According to news reports, Iran today announced that it has developed 4000 centrifuges, and this is supposed to be a cause for "concern" because "Western nations" supposedly "fear that Iran's nuclear program is intended to make bombs."
But that's not really the issue and it never was. Framing the issue as "Iran can make nukes" is a convenient pretext. What's driving this process is not fear of nuclear weapons proliferation, but plain old greed: a conflict between developing and developed countries over control of nuclear fuel production technology that started right after the NPT was signed, long before Iran started enriching uranium. Iran is being forced to give up nuclear fuel production technology to set a precedent against other developing nations.
Article IV of the NPT
When the NonProliferation Treat was signed, it created two classes of countries with respect to nuclear weapons: 5 nuclear-armed countries (Russia, China, US, Britain, France) and everyone else that were the non-nuclear armed countries. Article IV of the treaty explicitly reminded everyone that by signing the NPT, the non-nuclear armed countries had ONLY agreed to not make nuclear weapons -- they had not given up any other rights regarding their nuclear program, and in exchange they were promised that the nuclear-armed countries would (eventually) get rid of their own nukes, and in the meantime would share access civilian nuclear technology. Article IV of the NPT affirms that all states party to the Treaty in good standing have a right to benefit from the peaceful uses of nuclear power. It further commits the parties to cooperate with one another in the "fullest possible exchange" of nuclear equipment, materials, and information for peaceful purposes - without discrimination.
The language of Article IV was drafted specifically to addresses the concerns of developing nations that the NPT would not be used to create two classes of countries when it came to civilian nuclear technology. The initial drafts of the article were vague but the developing nations specifically pressed to the firm-up the wording -- by adding the world "facilitate" for example -- inorder to emphasize the the NPT required an active commitment by the nuclear-armed countries to share nuclear technology.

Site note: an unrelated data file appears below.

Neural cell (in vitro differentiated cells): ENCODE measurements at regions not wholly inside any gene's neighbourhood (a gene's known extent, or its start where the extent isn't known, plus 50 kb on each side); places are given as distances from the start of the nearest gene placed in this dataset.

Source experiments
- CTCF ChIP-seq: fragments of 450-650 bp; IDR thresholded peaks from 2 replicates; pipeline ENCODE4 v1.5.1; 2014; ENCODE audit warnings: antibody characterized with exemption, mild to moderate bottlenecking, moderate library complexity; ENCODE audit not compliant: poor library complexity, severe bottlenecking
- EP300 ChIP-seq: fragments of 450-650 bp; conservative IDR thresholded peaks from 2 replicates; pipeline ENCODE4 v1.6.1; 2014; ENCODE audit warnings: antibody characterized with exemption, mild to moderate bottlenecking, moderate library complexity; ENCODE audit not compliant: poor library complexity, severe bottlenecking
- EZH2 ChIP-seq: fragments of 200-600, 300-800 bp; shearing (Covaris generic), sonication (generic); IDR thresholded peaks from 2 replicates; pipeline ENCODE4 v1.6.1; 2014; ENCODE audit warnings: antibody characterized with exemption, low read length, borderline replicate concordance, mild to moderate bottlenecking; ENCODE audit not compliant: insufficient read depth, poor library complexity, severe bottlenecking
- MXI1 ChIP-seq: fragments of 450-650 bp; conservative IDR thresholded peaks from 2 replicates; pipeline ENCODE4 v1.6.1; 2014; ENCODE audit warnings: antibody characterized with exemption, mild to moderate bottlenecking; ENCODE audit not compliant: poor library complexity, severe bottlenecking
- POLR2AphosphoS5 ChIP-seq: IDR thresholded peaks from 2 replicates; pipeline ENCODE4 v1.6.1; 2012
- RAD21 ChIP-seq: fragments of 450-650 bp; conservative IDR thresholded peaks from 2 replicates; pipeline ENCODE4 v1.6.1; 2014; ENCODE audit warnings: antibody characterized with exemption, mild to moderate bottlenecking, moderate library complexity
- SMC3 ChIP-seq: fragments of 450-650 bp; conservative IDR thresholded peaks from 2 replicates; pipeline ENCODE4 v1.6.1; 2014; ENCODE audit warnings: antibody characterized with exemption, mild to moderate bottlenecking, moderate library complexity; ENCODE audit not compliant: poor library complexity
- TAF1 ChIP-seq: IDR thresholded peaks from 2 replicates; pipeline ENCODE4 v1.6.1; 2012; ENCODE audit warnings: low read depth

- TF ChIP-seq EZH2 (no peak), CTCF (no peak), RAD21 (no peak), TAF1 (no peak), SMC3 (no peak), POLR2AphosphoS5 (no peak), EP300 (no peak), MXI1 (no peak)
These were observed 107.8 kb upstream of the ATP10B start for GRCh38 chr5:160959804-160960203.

The language of Article IV was drafted specifically to addresses the concerns of developing nations that the NPT would not be used to create two classes of countries when it came to civilian nuclear technology. The initial drafts of the article were vague but the developing nations specifically pressed to the firm-up the wording -- by adding the world "facilitate" for example -- inorder to emphasize the the NPT required an active commitment by the nuclear-armed countries to share nuclear technology.The NSG and Monopolization of Nuclear Fuel Production
Of course, the nuclear armed countries have since then blatantly violated all of their obligations under the NPT. They have plainly refused to disarm, and are instead making more nukes. With respect to sharin nuclear technology, they simply claimed that Article IV language did not "obligate" them to do so. Specifically, in 1975, the "Nuclear Suppliers Group" was formed, which is essentially an informal club of countries that have nuclear technology. They agreed not to share certain "sensitive" civilian nuclear technologies with other countries, especially not nuclear enrichment technology. This was supposedly motivated by India's test of a nuclear device in 1974 -- but note the irony: India was not a signatory to the NPT anyway.
So, in other words, the Nuclear Suppliers Group used the conduct of a non-NPT member, to undermine their legal committments to other members of the NPT.
The developing countries have long been quite upset about this arbitrary decision to form an extra-legal limitation on Article IV commitments. And ever since then, they've been fighting against the use of the non-proliferation pretext to justify creating a nuclear fuel monopoly.
In reaction to the formation of the Nuclear Suppliers Group (and the Carter administration's efforts to limit sharing nuclear technology) the Final Document of the United Nations General Assembly resolution S-10/2 which was adopted at the 27th plenary meeting of the tenth special session on 30 June 1978 stated in paragraph 69: